Many dinosaurs had some protective armour, but the ankylosaurs were the most heavily armoured of all. Some were covered in a mosaic of bony plates and studs, and many bristled with spines and spikes, too. Only their bellies were unprotected, and ankylosaurs may have crouched to avoid exposing them when attacked. It would have taken a hungry theropod to tackle spiky Gastonia, which may have responded by driving its shoulder spines into its attacker’s leg.
The flat plates embedded in the skin of the ankylosaurs are known as scutes by palaeontologists. The ankylosaurs’ armour of scutes, studs, and spikes was made of hardened bone, sometimes covered in horn. Edmontonia had scutes around its shoulders and along its tail, as well as triangular spikes on its back.
One of the horned dinosaurs, Pachyrhinosaurus, has a name that means “thick-nosed lizard”. On its nose – where its cousins had a sharp born – Pachyrhinosaurus had a big bony knob. This was the nasal boss. Rival family members may have scrapped with each other, using their nasal bosses as weapons.
Recent research has shown that the skin on the back and tails of some of the ankylosaurs was virtually bullet-proof – and certainly tooth-proof. The big scutes, smaller irregular plates, and the hexagonal plates interlocked to make the skin so tough and light that experts have likened it to fiberglass.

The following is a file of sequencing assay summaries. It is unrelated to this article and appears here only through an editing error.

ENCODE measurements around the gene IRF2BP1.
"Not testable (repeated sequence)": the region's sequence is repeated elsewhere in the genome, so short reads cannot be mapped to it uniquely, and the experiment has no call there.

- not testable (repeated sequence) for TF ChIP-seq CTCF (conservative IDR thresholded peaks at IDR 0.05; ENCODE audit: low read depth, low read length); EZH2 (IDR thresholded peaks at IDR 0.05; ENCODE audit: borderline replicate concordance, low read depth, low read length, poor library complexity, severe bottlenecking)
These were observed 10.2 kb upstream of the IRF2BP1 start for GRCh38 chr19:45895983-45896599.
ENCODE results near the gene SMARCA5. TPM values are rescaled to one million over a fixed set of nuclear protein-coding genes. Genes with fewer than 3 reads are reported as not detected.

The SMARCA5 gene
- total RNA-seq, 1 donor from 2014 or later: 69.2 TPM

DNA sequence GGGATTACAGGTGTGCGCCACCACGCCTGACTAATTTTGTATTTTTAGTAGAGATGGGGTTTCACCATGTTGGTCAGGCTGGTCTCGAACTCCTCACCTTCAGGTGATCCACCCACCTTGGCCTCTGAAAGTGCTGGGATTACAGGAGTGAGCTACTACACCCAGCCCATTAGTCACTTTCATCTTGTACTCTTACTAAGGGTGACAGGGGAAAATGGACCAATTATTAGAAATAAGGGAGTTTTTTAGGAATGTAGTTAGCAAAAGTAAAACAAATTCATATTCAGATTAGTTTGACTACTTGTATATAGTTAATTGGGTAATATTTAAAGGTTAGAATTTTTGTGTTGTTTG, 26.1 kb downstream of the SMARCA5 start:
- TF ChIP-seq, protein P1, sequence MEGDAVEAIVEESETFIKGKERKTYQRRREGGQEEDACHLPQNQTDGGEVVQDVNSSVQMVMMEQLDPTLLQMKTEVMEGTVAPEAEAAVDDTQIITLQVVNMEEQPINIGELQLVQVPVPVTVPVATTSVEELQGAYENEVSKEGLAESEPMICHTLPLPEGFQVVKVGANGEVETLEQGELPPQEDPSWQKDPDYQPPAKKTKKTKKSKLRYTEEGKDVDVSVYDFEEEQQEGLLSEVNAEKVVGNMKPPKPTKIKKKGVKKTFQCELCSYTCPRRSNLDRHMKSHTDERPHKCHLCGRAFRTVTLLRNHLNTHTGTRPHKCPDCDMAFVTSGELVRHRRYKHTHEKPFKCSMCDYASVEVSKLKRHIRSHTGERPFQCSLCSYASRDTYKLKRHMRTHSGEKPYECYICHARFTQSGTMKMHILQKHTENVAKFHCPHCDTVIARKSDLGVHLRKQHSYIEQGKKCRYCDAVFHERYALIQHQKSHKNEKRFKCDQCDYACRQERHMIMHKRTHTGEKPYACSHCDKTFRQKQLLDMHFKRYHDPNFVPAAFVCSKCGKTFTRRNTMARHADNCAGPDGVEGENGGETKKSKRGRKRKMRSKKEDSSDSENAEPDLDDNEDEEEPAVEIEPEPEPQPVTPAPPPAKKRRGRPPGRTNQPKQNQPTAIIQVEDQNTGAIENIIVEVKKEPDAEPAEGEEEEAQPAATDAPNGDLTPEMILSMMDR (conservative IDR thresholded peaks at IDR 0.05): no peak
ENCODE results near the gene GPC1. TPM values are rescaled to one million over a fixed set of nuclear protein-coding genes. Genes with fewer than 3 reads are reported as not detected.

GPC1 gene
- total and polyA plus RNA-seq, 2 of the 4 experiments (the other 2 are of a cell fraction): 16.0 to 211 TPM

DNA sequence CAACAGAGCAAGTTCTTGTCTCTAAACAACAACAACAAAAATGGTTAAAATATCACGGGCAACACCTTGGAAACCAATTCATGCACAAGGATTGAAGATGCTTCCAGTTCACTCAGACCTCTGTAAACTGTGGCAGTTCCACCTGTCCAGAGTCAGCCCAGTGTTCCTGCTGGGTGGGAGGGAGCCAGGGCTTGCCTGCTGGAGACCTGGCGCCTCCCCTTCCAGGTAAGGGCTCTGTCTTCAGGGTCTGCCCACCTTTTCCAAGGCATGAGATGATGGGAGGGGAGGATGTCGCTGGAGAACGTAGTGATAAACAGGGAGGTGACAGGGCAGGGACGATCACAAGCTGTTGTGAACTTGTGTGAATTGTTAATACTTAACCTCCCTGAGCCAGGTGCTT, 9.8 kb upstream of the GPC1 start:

Pachycephalosaurus was an ugly beast. It had a dome-shaped head edged with horny bumps, and several short bony spikes on its nose. The dome was made of solid bone, which as a shopping 25cm (10in) thick; Pachycephalosaurus may have used its head as a battering ram against attacking predators – or each other.
Although most of the sauropods relied on their size to defend themselves, some of them were lightly armoured too. Saltasaurus had two types of armour. Its back and neck were covered in fist-sized bony scutes, and much smaller lumps toughened the skin all over its body.